}
        }
        public override object ConvertTo(ITypeDescriptorContext context, CultureInfo culture, object value, Type destinationType)
        {
            if(CanConvertTo(context, destinationType))
            {
                switch (Type.GetTypeCode(value.GetType()))
                {
                    case TypeCode.String:
                        return value.ToString();

                    default:
                        return Convert.ChangeType(value, Type.GetTypeCode(destinationType));
                }
            }
            else
            {
                throw new NotSupportedException(String.Format("Conversion to a value of type '{0}' from '{1}' isn't supported.", destinationType.ToString(), typeof(E).Name));
            }
        }
        public override object CreateInstance(ITypeDescriptorContext context, System.Collections.IDictionary propertyValues)
        {
            Array values = Enum.GetValues(typeof (E));
            return Enum.ToObject(typeof (E), values.GetValue(values.GetLowerBound(0)));
        }
    }

The uber-DDL app sets up TypeConverterDefinitions for each enumeration defined, applies them to the appropriate fields, then passes the whole lot on to LLBLGen.

LLBLGen will happily generate the code and doesn't complain about the TypeConverter being a generic type, since all it cares about is that it has the TypeConverter's Type fullname to play with. This fullname looks something like this:

Code:
[EnumTypeConverter`1[[ActionType, (various other stuff here)]], (various other stuff here)]


and I guess the code generation works by grabbing the type name from the fullname, resulting in the following appearing in PersistenceInfoProvider.cs:

Code:
new EnumTypeConverter`1[[ActionType, (various other stuff here)]]()


It's not a problem anymore; I fixed it by processing the file prior to compilation with the following code:

Code:

        private Regex _rxBadGenericType = new Regex(@"`(?<count>[0-9]+)\[(?<params>\[[a-zA-Z0-9.]+.*?\](,(?=\[))?)+\]",
                                                    RegexOptions.Compiled | RegexOptions.ExplicitCapture);
        private Regex _rxGetGenericType = new Regex(@"\[(?<class>[a-zA-Z0-9.]+),.*?\]", RegexOptions.Compiled);
        private string _rrFixGenericType = "${class}";
        private string[] _patchGenericsInFiles = {
                                                     @"DatabaseSpecific\PersistenceInfoProvider.cs"
                                                 };
        protected void DoGenericTypeFixup()
        {
            foreach(string fileToPatch in _patchGenericsInFiles)
            {
                string fileName = Path.Combine(ProjectDir, fileToPatch);
                File.Move(fileName, fileName + ".backup");
                using(TextReader reader = new StreamReader(fileName + ".backup"))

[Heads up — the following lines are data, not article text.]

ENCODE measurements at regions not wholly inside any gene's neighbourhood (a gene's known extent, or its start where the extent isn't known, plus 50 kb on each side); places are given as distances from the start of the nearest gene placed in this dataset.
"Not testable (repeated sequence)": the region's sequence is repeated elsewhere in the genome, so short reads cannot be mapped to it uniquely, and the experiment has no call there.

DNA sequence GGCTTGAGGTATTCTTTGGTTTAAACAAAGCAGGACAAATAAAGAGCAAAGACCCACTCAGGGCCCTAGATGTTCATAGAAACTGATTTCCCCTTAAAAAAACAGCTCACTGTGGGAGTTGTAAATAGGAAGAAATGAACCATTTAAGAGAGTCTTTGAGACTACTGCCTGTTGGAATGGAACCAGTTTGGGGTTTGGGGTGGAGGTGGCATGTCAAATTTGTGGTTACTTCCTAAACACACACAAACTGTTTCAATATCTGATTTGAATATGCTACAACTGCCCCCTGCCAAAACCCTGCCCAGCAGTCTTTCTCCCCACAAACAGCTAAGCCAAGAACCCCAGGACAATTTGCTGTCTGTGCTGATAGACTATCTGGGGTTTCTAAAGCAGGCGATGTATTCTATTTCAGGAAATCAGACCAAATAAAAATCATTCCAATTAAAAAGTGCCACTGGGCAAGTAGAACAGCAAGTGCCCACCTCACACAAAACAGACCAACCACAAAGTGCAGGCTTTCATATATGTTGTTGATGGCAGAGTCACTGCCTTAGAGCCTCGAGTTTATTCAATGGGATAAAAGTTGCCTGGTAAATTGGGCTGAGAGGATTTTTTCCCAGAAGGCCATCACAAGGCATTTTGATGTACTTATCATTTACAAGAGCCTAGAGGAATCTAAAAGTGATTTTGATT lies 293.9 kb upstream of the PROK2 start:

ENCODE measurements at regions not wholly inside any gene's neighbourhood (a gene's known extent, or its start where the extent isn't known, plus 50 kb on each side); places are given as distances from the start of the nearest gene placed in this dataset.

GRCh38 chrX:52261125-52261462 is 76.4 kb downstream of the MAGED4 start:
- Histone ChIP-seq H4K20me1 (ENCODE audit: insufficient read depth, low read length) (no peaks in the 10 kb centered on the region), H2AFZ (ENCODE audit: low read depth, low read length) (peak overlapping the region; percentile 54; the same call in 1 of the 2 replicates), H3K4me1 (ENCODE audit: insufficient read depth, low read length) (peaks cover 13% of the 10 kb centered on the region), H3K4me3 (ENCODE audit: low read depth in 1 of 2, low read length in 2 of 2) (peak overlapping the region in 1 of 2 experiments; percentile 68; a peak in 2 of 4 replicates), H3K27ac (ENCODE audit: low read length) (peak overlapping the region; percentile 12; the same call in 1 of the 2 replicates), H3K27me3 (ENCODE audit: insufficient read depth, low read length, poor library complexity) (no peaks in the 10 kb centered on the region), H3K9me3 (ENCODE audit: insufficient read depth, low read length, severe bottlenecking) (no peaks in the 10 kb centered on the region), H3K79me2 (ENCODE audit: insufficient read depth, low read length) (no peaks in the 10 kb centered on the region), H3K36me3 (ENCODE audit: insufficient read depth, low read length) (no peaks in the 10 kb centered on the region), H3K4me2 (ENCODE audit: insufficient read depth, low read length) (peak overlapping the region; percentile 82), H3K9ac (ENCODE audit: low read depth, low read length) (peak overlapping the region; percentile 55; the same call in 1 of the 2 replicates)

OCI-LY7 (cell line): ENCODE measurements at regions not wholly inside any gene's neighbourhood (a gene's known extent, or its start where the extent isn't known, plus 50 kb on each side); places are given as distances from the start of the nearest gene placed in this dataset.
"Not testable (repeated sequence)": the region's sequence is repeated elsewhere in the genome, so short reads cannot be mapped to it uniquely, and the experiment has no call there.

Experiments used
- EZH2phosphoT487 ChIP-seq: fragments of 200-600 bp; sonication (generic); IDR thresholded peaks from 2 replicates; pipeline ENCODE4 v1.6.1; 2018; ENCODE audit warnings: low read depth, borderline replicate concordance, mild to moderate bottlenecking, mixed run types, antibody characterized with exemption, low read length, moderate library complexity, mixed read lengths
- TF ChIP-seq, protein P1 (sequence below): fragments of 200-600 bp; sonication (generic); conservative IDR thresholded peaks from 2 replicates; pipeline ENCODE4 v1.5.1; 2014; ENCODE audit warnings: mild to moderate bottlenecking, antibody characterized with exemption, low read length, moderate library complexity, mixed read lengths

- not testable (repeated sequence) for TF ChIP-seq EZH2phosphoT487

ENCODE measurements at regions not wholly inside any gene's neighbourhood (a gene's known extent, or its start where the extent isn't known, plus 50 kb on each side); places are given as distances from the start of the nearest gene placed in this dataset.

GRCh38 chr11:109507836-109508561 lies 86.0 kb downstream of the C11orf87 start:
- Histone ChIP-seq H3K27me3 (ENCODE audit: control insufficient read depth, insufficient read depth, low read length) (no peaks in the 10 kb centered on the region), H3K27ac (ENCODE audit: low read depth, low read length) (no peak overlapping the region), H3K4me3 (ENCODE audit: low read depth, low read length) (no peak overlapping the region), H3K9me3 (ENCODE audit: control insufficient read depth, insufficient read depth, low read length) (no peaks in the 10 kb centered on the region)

{
                    using(TextWriter writer = new StreamWriter(fileName))
                    {
                        string line;
                        while((line = reader.ReadLine()) != null)
                        {
                            writer.WriteLine(_rxBadGenericType.Replace(line, FixGenericType));
                        }
                    }
                }
            }
        }
        
        protected string FixGenericType(Match match)
        {
            int count = Convert.ToInt32(match.Groups["count"].Value);
            string param = _rxGetGenericType.Replace(match.Groups["params"].Value, _rrFixGenericType, count);
            return String.Format("<{0}>", param);
        }


I guess fixing LLBLGen to support generics like this would be more trouble than it's worth; supporting generic parameters to TypeConverters in the GUI would seem to be nigh on impossible, and I'm probably the only one trying to do this sort of odd stuff Tongue. I'm not sure how the tasks work but I'd guess that creating a Type object from the fullname and extracting generic parameters would be awkward. A Regex-based approach like the one above would probably work, but would need to be applied differently for different languages.
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Otis
LLBLGen Pro Team



Location:
The Hague, The Netherlands
Joined on:
17-Aug-2003 18:00:36
Posted:
38044 posts
# Posted on: 26-Oct-2006 12:06:54.  
It would indeed be a problem to support that, as the type converter wouldn't be a single, static piece of code, but would change according to the type you specify WITH the typeconverter.

Interesting idea though, however IMHO a little bit too cumbersome to implement, as the maintenance code and requirements from the user are above what I find acceptable.


Frans Bouma
LLBLGen Pro / ORM Profiler Lead Developer | Blog | Twitter